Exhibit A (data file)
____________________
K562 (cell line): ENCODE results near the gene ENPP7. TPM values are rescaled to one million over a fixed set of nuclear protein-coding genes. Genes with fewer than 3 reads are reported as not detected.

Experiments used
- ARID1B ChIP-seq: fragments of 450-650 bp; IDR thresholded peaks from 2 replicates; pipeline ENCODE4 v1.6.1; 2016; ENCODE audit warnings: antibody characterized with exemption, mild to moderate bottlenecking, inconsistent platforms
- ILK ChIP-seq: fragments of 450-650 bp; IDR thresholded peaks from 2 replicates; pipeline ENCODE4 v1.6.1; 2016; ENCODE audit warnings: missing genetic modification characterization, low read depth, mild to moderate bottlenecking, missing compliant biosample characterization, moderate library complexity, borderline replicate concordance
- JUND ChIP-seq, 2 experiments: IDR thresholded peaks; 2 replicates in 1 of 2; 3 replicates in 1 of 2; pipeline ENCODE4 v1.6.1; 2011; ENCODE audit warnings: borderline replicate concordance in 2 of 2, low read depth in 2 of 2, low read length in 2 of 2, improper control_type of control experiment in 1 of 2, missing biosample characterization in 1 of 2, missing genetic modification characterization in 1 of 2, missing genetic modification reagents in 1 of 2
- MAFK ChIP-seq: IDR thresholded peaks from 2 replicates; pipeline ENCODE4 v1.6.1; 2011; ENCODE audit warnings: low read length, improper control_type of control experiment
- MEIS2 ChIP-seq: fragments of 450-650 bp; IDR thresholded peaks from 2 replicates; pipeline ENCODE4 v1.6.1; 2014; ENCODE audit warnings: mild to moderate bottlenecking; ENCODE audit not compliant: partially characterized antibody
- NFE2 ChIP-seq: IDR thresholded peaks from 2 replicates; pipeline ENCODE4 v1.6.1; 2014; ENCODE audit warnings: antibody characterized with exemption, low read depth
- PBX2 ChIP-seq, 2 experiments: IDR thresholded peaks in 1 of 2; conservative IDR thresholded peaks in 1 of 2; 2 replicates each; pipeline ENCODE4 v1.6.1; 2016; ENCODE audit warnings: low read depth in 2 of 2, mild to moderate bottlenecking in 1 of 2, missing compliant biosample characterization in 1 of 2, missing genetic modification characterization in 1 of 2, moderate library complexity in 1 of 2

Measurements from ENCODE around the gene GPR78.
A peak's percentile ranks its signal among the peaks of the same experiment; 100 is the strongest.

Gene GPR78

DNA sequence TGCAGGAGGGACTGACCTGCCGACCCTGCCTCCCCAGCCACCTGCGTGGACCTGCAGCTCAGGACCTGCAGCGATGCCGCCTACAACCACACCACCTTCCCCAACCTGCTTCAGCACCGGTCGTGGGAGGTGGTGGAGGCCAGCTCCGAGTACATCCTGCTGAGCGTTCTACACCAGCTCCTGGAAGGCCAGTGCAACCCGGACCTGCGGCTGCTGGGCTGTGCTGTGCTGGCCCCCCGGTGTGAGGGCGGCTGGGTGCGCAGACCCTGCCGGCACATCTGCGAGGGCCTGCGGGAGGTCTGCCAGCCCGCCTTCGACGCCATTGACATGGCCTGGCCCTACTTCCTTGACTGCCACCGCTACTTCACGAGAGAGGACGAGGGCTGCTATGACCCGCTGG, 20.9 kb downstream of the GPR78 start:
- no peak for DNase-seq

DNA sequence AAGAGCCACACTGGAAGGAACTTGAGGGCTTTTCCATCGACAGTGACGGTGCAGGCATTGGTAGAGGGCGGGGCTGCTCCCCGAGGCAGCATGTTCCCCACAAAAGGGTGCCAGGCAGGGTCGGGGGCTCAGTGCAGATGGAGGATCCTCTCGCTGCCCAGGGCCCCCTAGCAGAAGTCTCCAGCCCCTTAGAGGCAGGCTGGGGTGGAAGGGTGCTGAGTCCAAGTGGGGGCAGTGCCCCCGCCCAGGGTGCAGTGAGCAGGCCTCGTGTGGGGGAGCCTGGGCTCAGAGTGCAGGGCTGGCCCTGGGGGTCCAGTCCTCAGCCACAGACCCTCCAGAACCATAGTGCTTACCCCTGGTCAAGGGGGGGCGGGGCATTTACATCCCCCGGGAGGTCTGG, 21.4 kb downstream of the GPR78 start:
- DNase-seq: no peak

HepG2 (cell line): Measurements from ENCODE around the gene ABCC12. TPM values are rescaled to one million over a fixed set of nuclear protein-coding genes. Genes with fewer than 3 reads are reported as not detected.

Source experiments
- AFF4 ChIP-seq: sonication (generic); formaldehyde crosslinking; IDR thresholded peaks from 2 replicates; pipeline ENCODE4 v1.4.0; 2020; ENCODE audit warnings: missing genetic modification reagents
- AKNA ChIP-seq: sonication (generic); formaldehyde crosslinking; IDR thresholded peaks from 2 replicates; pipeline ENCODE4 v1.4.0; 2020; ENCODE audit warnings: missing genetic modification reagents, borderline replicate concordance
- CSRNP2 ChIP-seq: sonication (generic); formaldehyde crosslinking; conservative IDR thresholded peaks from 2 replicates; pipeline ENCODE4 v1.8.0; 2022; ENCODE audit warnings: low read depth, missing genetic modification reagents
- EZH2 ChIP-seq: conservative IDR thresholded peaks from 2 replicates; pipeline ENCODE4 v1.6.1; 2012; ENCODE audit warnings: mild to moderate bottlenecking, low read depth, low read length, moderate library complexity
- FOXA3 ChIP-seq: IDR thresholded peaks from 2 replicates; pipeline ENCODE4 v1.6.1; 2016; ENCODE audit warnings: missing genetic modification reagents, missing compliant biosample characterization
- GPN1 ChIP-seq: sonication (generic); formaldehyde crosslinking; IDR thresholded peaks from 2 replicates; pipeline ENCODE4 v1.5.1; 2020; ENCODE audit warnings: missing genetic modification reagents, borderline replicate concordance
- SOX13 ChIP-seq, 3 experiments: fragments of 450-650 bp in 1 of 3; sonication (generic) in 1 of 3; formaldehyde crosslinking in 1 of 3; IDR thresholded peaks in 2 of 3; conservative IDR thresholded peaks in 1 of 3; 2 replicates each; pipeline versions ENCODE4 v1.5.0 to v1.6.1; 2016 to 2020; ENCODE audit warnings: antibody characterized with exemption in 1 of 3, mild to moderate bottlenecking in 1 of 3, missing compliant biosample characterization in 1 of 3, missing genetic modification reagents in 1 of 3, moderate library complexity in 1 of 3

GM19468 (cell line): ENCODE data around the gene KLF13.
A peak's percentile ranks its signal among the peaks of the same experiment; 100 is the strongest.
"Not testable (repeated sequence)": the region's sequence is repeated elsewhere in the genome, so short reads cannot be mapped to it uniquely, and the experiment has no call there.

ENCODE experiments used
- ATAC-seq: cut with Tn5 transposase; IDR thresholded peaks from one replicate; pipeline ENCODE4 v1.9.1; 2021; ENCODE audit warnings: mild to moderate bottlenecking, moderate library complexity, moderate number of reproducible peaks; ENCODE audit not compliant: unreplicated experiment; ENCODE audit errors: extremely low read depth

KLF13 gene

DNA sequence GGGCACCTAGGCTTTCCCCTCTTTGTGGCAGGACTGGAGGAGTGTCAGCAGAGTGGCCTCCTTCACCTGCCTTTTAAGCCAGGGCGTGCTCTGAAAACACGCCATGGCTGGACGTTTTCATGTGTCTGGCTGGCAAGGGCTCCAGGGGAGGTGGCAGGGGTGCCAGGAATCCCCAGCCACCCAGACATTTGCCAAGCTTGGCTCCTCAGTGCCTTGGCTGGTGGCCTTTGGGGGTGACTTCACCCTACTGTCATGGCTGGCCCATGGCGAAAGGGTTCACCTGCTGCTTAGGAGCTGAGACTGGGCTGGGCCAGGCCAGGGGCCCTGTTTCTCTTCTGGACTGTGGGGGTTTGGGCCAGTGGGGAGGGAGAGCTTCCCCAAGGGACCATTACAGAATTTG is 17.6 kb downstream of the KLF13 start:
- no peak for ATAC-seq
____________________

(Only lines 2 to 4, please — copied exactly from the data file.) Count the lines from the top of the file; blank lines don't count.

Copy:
Experiments used
- ARID1B ChIP-seq: fragments of 450-650 bp; IDR thresholded peaks from 2 replicates; pipeline ENCODE4 v1.6.1; 2016; ENCODE audit warnings: antibody characterized with exemption, mild to moderate bottlenecking, inconsistent platforms
- ILK ChIP-seq: fragments of 450-650 bp; IDR thresholded peaks from 2 replicates; pipeline ENCODE4 v1.6.1; 2016; ENCODE audit warnings: missing genetic modification characterization, low read depth, mild to moderate bottlenecking, missing compliant biosample characterization, moderate library complexity, borderline replicate concordance